The procedures most in demand among patients at Newburger’s six-physician practice, Dermatology Consultants of Westchester, include Botox, injections of fillers to minimize wrinkles and volume loss associated with aging, and laser- and light-based therapies.
Botox, or botulinum toxin, injected to relax muscles that produce facial lines, has become increasingly popular, with TV commercials and magazine ads aimed at the age-fighting population.
“As this is a technique that’s used more and more, it’s becoming something that’s no longer seen as exotic or outrageous,” Newburger said. “It has become demystified.”
Cosmetic dentistry has also lost some of its mystique, especially with the popularity of TV shows like “The Swan” and “Extreme Makeover.”
“No question it’s increasing patient awareness,” said Dr. Marvin Fier, a dentist with offices in Pomona and Yonkers, who lectures regularly with Dr. Bill Dorfman, the dentist of “Extreme Makeover” fame.
“I think it’s a wonderful thing because for so many years, dentistry was looked at as a profession that hurt people, but now the possibilities are so enormous, people are starting to understand.”
Fier, the executive vice president of the American Society for Dental Aesthetics, said cosmetic dentistry has made great strides in recent years. Various whitening methods can improve the appearance of teeth. And porcelain veneers can close gaps and straighten crooked teeth without braces.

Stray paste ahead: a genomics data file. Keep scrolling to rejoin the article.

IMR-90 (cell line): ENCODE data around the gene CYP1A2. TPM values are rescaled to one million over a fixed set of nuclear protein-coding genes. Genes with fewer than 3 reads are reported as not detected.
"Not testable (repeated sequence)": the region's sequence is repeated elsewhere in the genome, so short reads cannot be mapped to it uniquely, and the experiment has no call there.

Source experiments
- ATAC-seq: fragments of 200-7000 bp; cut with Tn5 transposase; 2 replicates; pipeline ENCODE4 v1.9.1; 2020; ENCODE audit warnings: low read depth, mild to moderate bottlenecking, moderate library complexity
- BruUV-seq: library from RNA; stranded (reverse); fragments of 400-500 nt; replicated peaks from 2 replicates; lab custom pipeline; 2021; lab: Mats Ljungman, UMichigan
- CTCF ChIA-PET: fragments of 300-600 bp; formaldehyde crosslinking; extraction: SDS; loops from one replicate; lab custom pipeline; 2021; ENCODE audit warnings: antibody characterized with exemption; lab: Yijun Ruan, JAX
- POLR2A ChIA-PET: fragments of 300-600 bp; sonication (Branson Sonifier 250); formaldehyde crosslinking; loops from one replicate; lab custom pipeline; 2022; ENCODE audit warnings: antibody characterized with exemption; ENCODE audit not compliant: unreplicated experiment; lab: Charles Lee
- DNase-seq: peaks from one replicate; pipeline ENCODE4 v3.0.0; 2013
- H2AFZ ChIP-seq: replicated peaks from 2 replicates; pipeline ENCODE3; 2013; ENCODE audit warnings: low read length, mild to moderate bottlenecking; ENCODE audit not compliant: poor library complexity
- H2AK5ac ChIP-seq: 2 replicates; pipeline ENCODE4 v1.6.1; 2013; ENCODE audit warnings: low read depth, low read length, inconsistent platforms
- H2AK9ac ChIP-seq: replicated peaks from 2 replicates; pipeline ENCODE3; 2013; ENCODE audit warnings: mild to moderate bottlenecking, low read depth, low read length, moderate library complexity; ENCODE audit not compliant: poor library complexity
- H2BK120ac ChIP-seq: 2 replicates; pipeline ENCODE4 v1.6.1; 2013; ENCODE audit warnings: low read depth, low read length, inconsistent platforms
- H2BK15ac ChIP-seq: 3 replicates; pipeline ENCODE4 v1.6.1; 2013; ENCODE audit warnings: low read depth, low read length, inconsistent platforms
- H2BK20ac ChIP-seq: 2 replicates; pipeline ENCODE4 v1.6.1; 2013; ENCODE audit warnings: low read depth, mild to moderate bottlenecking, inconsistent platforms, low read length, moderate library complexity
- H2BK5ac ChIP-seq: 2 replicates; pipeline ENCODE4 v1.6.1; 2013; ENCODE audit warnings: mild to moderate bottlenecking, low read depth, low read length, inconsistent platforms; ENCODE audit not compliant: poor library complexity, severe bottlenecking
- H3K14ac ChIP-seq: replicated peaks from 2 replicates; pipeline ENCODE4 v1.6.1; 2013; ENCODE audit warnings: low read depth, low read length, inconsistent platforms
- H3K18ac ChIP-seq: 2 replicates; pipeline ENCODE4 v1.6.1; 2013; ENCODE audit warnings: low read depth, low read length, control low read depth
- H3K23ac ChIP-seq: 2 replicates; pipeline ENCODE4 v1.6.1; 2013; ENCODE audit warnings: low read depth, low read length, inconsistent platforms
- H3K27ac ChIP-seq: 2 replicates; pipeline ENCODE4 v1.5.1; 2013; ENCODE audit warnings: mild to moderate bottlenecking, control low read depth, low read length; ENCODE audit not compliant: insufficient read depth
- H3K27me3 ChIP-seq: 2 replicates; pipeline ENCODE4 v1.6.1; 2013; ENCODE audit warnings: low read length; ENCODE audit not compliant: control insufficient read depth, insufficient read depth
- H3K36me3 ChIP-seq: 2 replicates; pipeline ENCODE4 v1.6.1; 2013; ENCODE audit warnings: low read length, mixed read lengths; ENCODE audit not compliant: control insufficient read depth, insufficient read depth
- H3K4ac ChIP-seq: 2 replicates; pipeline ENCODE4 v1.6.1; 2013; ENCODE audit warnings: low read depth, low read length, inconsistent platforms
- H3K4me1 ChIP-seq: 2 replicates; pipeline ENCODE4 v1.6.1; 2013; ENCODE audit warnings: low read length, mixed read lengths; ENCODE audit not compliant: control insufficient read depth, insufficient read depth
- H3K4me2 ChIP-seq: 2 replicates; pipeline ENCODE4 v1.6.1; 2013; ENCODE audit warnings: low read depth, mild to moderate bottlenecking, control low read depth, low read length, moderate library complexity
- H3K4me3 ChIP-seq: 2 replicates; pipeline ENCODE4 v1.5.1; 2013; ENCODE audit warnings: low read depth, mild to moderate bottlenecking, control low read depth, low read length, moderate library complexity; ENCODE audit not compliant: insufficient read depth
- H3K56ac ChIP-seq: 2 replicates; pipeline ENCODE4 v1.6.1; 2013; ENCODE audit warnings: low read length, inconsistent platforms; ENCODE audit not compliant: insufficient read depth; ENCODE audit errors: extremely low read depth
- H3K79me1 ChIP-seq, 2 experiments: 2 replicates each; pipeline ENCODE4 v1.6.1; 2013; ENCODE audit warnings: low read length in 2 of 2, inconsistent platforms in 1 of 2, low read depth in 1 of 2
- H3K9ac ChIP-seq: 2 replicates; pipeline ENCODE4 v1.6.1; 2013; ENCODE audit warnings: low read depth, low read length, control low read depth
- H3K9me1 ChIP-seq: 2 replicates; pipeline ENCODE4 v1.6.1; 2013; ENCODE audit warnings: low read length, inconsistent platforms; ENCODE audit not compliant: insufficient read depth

“Interestingly, one of the things we can do is get results similar to a face-lift without a scalpel,” Fier said. “Because when we build out some of the smiles that are tucked in, it starts to decrease some of the creases, and in some cases it works very well. It’s a permanent solution.”
When it comes to facial surgery, some eye doctors have also expanded their menu of services to include a variety of cosmetic procedures – like Dr. James Gordon, a White Plains ophthalmologist who specializes in surgery of the eyelids and upper face, a specialty known as oculoplastic surgery.
Prospective patients need look no further than his Web site, http://www.cosmeticeyelids.com/, for before-and-after photos and a full description of procedures: “Whether you want to get rid of the hoods or bags from your eyes, smooth wrinkles, tighten sagging skin or correct a problem resulting from surgery, birth defects or the effects of aging, the wide array of procedures available at our office can help you achieve the appearance you desire.”